I began my journey here with a goal to create a speaker in a beanie that would play music inside — two things happened that took me off this course.
I realized that knitting a hat is not a quick process — although not too complicated, 20 plus hours of knitting, yielded me about an inch out of the 10 I need for the hat.
The speaker is a bit more fragile than I anticipated, so wearability in this form is not the best idea
Nonetheless, here’s my deep dive into knitting followed my adventure into speaker creation.
I found a small sheep farm at the farmers market that made and sold their own yarn from the sheep that have have on their farm. I bought some yarn and some needles unknowingly to what I actually needed and began to follow a tutorial I found on youtube and started my process. Quickly, I noticed that the yarn was incredibly thin compared to that of the tutorial, but I pushed through, did some quick math, and started to go.
Five hours later, I was somewhere short of maybe 3 lines — so another 10 hours later, we had 10 lines. Not too much in length due to the thickness of the yarn unfortunately.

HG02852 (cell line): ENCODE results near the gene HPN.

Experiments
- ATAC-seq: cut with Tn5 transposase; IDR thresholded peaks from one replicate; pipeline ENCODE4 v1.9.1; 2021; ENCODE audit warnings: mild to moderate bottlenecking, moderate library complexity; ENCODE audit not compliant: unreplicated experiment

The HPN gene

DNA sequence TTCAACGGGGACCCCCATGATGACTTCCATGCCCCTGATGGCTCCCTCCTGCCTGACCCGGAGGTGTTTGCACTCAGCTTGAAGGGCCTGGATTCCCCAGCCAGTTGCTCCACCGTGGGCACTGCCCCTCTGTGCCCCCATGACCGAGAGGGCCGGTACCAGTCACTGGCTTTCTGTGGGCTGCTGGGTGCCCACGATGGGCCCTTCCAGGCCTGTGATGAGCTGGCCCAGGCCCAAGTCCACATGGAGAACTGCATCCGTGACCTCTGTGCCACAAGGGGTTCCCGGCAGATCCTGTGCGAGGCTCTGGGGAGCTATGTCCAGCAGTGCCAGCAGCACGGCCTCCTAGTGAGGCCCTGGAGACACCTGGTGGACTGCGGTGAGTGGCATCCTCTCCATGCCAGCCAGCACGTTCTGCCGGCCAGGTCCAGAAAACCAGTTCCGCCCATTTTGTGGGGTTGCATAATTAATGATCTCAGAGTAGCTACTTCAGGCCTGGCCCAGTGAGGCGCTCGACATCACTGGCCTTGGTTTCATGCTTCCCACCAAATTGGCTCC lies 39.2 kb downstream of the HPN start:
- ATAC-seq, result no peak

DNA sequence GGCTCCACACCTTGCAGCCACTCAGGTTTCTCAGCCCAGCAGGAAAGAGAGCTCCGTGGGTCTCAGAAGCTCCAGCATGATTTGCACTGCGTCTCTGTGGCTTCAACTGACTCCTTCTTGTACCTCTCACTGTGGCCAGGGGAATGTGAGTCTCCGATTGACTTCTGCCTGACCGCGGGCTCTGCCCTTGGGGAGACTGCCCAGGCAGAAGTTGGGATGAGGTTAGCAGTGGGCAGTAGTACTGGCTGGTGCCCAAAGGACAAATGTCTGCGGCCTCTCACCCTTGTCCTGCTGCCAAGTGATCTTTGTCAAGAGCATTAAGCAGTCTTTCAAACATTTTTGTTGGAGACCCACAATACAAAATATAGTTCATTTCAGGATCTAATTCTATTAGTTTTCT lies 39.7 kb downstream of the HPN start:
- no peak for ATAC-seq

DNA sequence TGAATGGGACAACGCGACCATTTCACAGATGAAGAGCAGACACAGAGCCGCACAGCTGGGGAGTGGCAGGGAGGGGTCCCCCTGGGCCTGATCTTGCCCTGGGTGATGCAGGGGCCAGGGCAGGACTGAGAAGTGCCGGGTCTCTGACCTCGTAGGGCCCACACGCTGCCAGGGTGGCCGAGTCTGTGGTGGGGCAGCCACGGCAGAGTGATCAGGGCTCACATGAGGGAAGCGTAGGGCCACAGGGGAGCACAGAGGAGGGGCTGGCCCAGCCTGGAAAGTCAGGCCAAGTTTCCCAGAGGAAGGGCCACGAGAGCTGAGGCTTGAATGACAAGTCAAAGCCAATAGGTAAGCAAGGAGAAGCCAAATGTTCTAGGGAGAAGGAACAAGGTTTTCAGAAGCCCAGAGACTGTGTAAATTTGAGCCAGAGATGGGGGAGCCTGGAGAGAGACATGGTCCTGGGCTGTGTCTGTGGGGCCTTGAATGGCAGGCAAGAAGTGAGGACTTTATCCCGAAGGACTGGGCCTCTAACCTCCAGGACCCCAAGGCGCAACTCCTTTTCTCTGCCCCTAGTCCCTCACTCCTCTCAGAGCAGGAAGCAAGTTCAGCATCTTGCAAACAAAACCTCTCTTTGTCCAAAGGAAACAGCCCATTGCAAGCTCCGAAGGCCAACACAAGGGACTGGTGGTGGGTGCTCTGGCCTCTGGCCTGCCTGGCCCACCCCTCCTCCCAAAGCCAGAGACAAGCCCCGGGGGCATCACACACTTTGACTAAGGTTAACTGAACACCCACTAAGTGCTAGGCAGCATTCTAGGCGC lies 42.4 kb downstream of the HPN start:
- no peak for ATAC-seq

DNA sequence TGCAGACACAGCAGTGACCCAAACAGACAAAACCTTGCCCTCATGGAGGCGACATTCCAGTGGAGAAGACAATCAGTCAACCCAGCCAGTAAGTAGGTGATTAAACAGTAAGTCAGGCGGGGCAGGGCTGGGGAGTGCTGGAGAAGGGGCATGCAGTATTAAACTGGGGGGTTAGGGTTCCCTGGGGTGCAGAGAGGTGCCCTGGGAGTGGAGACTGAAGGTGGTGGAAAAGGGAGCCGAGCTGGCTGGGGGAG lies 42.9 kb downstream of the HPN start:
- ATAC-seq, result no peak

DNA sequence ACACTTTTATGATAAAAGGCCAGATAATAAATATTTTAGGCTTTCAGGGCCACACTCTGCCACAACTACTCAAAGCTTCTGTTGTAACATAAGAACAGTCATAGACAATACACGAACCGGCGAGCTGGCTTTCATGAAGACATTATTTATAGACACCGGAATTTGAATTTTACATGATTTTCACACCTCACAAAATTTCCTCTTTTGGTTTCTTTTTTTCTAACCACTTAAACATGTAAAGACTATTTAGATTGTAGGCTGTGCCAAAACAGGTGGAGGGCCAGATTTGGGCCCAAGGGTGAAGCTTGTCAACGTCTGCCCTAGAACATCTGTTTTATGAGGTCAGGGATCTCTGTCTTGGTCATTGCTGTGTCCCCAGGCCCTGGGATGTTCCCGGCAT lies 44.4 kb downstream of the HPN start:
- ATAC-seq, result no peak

From here, I pivoted to figuring out the speaker components. I found a video on youtube on splicing a headphone jack of a pair of headphones and decided that I would figure out the same with the embroidered speaker. Later, I found that this blog had a better tutorial, but I did not have the correct parts, so I ended up taking the ‘simple’ route and buying a greeting card and hacking the components, similar to the example on the initial tutorial I had found on instructables.
I started out with a piece of fabric from the shop and some heat n’ bond to give the material more structure for the speaker. I purchased stainless steel conductive thread through etsy and used this as the conductive agent. Magnets were purchased on Amazon and I used thread from the shop as well. I began by following the tutorials and embroidered a speaker and disassembled and hacked the greeting card to act as the audio component. The card I chose had a few LED’s as well, which signified that the switch had been pressed.
As of Monday morning, the speaker looks great, but not sure why it’s not working. Will update with more info.
[UPDATE - Tuesday evening, 5/13]
I ended up purchasing another card and hacking the audio via the tutorial, and it still didn’t work. I then had an assumption it may be the coil, so I made another coil out of a different material (wire) that was was more conductive and had less resistance — AND it worked!
So lessons learned were that the material and resistance really mattered in this experience. But found this a great exercise.